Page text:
Summary of the invention According to a first aspect of the invention I provide degreasing apparatus comprising a main tank, a separating tank, first and second conduits between the tanks, the first conduit being located to receive the surface layer of the liquid in the main tank when the liquid therein is at its normal working level and to deliver the liquid in such surface layer to the separating tank, a pump in the second conduit which is located to draw liquid from'the separating tank at a level below that at which liquid is delivered thereto by the first conduit and to deliver the liquid so drawn to the main tank at a level in a zone extending downwardly from said normal working level, nozzle means arranged above said main tank to direct liquid at articles to be degreased and located so that the liquid draining from said article drains back into the main tank, a further pump, and third conduit means associated with said further pump and the nozzle means to draw liquid from adjacent the bottom of the main tank and to deliver such liquid to the nozzle means.

Due to the provision of two pumps and two liquid circuits, the degreasing liquid is degreased continuously by being passed through the separating tank irrespective of liquid drawn from the main tank for degreasing the articles.

According to another aspect of the invention I provide the method of degreasing an article with a liquid to the surface of which grease rises, comprising drawing liquid from a main body of the liquid below a surface layer thereof, directing said liquid at the article to be degreased, causing the liquid draining from said article to rejoin said main body, continuously allowing said surface layer to flow into a separating tank, drawing degreased liquid continuously from the separating tank at a level lower than that at which the liquid flows into the tank and delivering the degreased liquid to the main body of the liquid at a level in a zone extending downwardly from the top of said surface layer, the flow of liquid The invention will now be described by way of example with reference to the accompanying diagrammatic drawing which shows apparatus for abrading and degreasing articles.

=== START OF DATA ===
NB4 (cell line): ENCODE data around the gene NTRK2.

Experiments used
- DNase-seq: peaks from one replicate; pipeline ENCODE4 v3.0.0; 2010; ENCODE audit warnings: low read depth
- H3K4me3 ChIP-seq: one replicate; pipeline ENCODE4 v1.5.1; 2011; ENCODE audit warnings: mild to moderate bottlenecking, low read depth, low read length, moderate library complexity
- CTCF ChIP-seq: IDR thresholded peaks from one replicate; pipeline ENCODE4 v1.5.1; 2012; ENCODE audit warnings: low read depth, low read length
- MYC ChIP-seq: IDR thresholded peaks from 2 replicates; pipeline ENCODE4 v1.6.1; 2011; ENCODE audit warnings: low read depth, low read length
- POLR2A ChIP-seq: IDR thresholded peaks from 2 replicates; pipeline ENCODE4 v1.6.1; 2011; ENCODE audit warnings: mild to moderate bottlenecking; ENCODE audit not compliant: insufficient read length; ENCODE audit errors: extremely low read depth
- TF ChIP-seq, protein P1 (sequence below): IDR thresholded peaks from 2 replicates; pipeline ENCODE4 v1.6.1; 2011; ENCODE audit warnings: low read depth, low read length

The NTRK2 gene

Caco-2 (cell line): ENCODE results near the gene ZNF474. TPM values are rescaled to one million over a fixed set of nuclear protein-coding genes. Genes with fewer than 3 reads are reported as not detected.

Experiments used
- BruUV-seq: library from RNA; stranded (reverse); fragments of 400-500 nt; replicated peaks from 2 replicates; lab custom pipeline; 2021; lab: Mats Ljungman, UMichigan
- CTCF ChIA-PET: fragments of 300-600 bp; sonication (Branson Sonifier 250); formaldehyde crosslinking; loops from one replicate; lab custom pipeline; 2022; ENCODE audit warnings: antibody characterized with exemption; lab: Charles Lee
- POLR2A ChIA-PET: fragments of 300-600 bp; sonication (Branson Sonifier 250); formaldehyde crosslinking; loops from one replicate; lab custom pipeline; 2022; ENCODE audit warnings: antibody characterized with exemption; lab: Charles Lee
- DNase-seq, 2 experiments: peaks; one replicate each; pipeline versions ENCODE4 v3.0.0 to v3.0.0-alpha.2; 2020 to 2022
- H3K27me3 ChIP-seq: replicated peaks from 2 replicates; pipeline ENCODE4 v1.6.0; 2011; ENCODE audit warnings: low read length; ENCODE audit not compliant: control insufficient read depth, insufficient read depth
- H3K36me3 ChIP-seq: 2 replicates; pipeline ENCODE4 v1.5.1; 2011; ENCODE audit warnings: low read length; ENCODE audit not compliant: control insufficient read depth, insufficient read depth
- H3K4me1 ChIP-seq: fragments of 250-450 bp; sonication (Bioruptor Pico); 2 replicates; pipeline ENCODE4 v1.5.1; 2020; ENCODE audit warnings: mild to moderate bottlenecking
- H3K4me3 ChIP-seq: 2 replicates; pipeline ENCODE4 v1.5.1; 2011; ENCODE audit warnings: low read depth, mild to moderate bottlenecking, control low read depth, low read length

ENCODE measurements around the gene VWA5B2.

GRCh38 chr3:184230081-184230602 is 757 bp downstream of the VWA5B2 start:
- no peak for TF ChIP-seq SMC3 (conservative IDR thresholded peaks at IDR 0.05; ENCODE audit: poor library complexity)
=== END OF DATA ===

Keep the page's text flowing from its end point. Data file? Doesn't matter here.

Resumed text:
Description of the preferred embodiment The apparatus comprises a casing 10 the bottom part.

of which is formed as a main tank 11 for a degreasing liquid containing an abrasive. Immersion heaters 12 are mounted in the tank to heat. the liquid to the desired temperature. The tank is covered by a wire mesh 13 upon which the article to be degreased and abraded is placed. The upper part of the casingabove the tank is formed with a window 14, the inner surface of which is kept clear by a windscreen wiper 15 which is suppliedwith clean water from jets (not shown) at the sides of the window. Between the window and the top of the tank there is an opening 16 in the front of the casing in. which is mount-- ed a rubber apron having two rubber gloves 17 mouldednozzles 18 and/or the article to be cleaned while watch ing the operation through the window 14.

The main liquid circuit of the apparatus comprises a main pump 19 which draws liquid and abrasive from the bottom of the main tank and circulates it along a conduit 20 to the nozzles 18 at high pressure. It will be appreciated that as articles are treated in the apparatus the grease removed from the articles will flow with the hot degreasing liquid into the main tank 11 so that the liquid therein will become greasy. The grease will tend to rise to the top of the tank but would tend to be sucked back into circuit by the pump 19 if it were not removed with the result that the article would be treated with greasy liquid.